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Nerdy Nights week 6 Backgrounds

May 17, 2008 at 4:08:29 PM
bunnyboy (81)
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(Funktastic B) < Bowser >
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Previous Week - Multiple sprites, reading controllers

This Week:  Now that you have a basic understanding of the NES tile graphics, we learn how to display one static non scrolling background.  

Backgrounds
There are three components used to generate backgrounds on the NES.  First is the background color palette, used to select the colors that will be used on screen.  Next is the nametable that tells the layout of the graphics.  Finally is the attribute table that assigns the colors in the palette to areas on screen.

Background Palette
Like the sprites there are 16 colors in the background palette.  Our previous apps were already loading a background palette but it was not being used yet.  You can use the PPU Viewer in FCEUXD SP to see the color palettes.  

Nametables
Like the sprites, background images are made up from 8x8 pixel tiles.  The screen video resolution is 32x30 tiles, or 256x240 pixels.  PAL systems will show this full resolution but NTSC crops the top 8 and bottom 8 rows of pixels for a final resolution of 256x224.  Additionally TV's on either system can crop another few rows on the top or bottom.

One screen full of background tiles is called a nametable, and the NES has enough internal RAM connected to the PPU for two nametables.  Only one will be used here.  The nametable has one byte (0-255) for which 8x8 pixel graphics tile to draw on screen.  The nametable we will use starts at PPU address $2000 and takes up 960 bytes (32x30).  You can use the Nametable viewer in FCEUXD SP to see all the nametables.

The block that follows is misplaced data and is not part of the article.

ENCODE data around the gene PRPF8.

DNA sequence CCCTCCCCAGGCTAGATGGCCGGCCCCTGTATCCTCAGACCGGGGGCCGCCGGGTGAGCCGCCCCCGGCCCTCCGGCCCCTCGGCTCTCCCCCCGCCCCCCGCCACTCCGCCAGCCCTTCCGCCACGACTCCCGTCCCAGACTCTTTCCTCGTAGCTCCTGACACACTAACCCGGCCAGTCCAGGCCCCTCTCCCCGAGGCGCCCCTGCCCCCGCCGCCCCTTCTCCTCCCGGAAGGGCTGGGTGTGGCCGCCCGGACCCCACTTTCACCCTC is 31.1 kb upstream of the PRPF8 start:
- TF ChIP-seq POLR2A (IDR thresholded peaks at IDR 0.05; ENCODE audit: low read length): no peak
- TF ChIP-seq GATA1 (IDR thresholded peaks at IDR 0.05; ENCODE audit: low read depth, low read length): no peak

Attribute Tables
The attribute tables may be the most difficult thing to understand, and sets many of the graphics limitations.  Each nametable has an attribute table that sets which colors in the palette will be used in sections of the screen.  The attribute table is stored in the same internal RAM as the nametable, and we will use the one that starts at PPU address $23C0 ($2000+960).  

First the screen is divided into a 32x32 pixel grid, or 4x4 tiles.  Each byte in the attribute table sets the color group (0-3) in the background palette that will be used in that area.  That 4x4 tile area is divided again into 4 2x2 tile grids.  Two bits of the attribute table byte are assigned to each 2x2 area.  That is the size of one block in SMB.  This limitation means that only 4 colors (one color group) can be used in any 16x16 pixel background section.  A green SMB pipe section cannot use the color red because it already uses 4 colors.

When looking at a sample SMB screen, first the 4x4 tile grid is added and the palette is shown at the bottom:

You can see there are 8 grid squares horizontally, so there will be 8 attribute bytes horizontally.  Then each one of those grid squares is split up into 2x2 tile sections to generate the attribute byte:


No 16x16 area can use more than 4 colors, so the question mark and the block cannot use the greens from the palette.


Uploading the data
To set the background graphics your data has to be defined in your ROM using the .db directive, then copied to the PPU RAM.  Some graphics tools will generate this data but here it will just be done manually.  To keep it shorter only a few rows of graphics will be created.  The same CHR file from SMB will be used here too.  First the nametable data is defined, with each graphics row split into two 16 byte sections to keep lines shorter:

nametable:

  .db $24,$24,$24,$24,$24,$24,$24,$24,$24,$24,$24,$24,$24,$24,$24,$24  ;;row 1

  .db $24,$24,$24,$24,$24,$24,$24,$24,$24,$24,$24,$24,$24,$24,$24,$24  ;;all sky ($24 = sky)


  .db $24,$24,$24,$24,$24,$24,$24,$24,$24,$24,$24,$24,$24,$24,$24,$24  ;;row 2

  .db $24,$24,$24,$24,$24,$24,$24,$24,$24,$24,$24,$24,$24,$24,$24,$24  ;;all sky


  .db $24,$24,$24,$24,$45,$45,$24,$24,$45,$45,$45,$45,$45,$45,$24,$24  ;;row 3

  .db $24,$24,$24,$24,$24,$24,$24,$24,$24,$24,$24,$24,$53,$54,$24,$24  ;;some brick tops